The Hollywood Walk of Fame draws visitors from around the world to stride atop stars emblazoned with the names of celebrities, old and new, big and small. Tourists can pay an imaginative entrepreneur toting a box of gold metal letters that can be laid over a faux star with their own names that’s photographed as a memorial of their pilgrimage to the irresistible tackiness of Hollywood Boulevard where, if lucky, Al Pacino can be glimpsed ducking out of Musso-Frank Grill. Among the stars on the baked L.A. street is Donald Trump’s.
Endangered species, who needs them? They’re lots of other animals. Threatened species are not endangered, yet, so what’s the fuss there? Both impede progress. Climate change, on the off chance it’s real, won’t wipe out entire populations on earth while we’re still alive, so don’t fret when carbon caps get lifted. The banks made honest mistakes in the past, which they’re unlikely to repeat, so everybody’s money is safe again, and deregulation is good there, too. The sick, about time, can stand on their own two feet instead of lounging about in government paid wheelchairs, obviating the need for universal health care. And, hats off to the generous Iowa hog and soybean farmers who are supporting the economy by going bankrupt. Best news of all, however, the Russians mean us no harm.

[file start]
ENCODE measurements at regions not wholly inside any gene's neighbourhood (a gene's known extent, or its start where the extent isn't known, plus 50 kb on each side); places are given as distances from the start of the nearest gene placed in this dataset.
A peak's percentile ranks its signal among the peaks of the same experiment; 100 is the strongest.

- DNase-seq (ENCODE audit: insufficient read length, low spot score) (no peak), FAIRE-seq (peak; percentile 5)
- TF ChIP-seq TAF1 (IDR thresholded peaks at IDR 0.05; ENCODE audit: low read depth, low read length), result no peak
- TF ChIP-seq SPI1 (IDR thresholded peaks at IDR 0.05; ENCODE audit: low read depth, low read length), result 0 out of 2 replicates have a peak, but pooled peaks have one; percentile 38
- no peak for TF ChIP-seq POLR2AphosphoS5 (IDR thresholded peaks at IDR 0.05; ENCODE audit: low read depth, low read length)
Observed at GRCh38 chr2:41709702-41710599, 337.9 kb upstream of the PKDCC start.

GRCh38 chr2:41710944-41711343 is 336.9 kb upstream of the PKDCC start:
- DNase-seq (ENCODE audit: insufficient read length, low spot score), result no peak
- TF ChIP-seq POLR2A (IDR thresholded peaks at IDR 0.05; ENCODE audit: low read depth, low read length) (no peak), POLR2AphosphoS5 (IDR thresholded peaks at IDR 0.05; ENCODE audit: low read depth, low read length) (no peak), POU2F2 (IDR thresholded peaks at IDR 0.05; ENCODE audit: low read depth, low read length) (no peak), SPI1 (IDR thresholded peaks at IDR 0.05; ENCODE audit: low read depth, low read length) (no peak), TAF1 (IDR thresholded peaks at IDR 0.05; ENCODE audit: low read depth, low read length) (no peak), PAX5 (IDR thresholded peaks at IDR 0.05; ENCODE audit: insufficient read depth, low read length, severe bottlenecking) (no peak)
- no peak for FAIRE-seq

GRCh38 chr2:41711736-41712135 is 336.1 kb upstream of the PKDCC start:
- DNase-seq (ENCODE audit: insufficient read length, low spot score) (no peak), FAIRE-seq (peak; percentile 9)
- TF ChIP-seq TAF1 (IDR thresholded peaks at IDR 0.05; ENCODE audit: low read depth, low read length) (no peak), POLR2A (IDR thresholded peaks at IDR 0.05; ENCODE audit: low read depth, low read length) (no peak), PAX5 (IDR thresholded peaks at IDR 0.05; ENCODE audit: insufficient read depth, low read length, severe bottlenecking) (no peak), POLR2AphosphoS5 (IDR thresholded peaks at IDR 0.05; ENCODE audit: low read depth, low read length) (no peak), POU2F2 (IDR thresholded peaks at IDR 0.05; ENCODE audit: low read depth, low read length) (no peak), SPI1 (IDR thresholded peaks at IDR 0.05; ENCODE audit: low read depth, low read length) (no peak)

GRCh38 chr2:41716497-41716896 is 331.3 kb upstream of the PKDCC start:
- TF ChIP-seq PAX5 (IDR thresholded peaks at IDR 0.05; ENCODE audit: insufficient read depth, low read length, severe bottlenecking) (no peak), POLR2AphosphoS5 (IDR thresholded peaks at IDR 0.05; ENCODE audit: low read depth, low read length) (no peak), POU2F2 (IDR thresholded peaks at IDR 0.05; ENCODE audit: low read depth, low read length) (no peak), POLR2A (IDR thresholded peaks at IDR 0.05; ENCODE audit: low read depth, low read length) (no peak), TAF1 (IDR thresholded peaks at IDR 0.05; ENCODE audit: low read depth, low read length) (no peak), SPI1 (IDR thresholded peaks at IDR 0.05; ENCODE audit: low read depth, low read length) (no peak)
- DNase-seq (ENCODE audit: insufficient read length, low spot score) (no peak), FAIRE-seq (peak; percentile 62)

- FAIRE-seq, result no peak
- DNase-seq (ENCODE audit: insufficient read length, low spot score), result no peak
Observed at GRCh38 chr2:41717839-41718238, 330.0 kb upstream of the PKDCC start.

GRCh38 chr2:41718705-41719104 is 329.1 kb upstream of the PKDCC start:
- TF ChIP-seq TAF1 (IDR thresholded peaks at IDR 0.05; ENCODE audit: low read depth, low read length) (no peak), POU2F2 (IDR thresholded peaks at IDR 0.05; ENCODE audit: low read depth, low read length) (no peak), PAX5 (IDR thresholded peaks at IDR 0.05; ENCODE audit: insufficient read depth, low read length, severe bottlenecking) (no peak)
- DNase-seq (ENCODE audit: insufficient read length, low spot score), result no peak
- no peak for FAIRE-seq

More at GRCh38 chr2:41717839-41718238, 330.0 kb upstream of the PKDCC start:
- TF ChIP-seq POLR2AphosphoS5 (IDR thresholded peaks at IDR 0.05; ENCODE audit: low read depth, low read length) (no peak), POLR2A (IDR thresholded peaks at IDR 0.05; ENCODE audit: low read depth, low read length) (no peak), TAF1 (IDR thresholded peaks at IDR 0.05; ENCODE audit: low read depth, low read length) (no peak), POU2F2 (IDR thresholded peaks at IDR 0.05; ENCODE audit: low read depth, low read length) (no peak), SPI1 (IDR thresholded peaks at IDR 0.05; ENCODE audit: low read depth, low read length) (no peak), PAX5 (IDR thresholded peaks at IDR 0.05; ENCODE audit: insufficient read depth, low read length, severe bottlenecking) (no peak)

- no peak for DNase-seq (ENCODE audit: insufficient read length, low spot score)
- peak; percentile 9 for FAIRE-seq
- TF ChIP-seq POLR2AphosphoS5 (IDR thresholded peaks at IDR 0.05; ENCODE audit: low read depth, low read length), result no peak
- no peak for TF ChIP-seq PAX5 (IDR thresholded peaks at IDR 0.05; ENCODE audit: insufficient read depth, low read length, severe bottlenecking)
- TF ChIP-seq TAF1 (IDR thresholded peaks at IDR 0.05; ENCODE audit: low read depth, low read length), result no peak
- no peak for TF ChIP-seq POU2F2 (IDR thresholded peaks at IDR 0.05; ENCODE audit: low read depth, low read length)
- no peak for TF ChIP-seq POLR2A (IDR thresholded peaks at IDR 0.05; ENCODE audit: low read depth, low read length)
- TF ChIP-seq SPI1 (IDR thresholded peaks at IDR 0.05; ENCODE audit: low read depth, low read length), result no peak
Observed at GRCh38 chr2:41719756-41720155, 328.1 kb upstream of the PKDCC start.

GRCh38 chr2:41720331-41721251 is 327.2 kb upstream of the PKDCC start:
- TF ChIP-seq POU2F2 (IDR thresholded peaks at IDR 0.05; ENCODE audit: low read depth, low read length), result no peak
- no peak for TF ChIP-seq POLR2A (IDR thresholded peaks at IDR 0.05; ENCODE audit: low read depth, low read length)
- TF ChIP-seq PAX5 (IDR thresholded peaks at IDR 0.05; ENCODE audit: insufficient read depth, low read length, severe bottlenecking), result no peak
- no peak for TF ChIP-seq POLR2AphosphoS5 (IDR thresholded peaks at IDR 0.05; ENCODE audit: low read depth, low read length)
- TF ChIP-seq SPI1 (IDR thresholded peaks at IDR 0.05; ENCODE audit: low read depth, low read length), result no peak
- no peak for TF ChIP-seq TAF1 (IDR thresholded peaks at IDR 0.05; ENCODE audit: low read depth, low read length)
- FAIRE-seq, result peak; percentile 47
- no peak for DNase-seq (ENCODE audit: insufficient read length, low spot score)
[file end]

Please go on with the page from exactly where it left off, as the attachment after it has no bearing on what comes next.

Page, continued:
Donald Trump thinks we’re all fools, based on his embrace of a long-standing enemy, Russia. Ignore all the people who were shot trying to climb the Berlin wall that Ronald Reagan demanded Russian leader Mikhail Gorbachev tear down. Forget the Hungarians who were mowed down when that country sought to throw off the yoke of the USSR. What better way to besmirch the memory of all the U.S. men and women who died in Vietnam, killed by Russian arms, than to embrace Russia? The list goes on and on, throughout the post-war era, consisting of continuous Russian affronts to decency and human rights.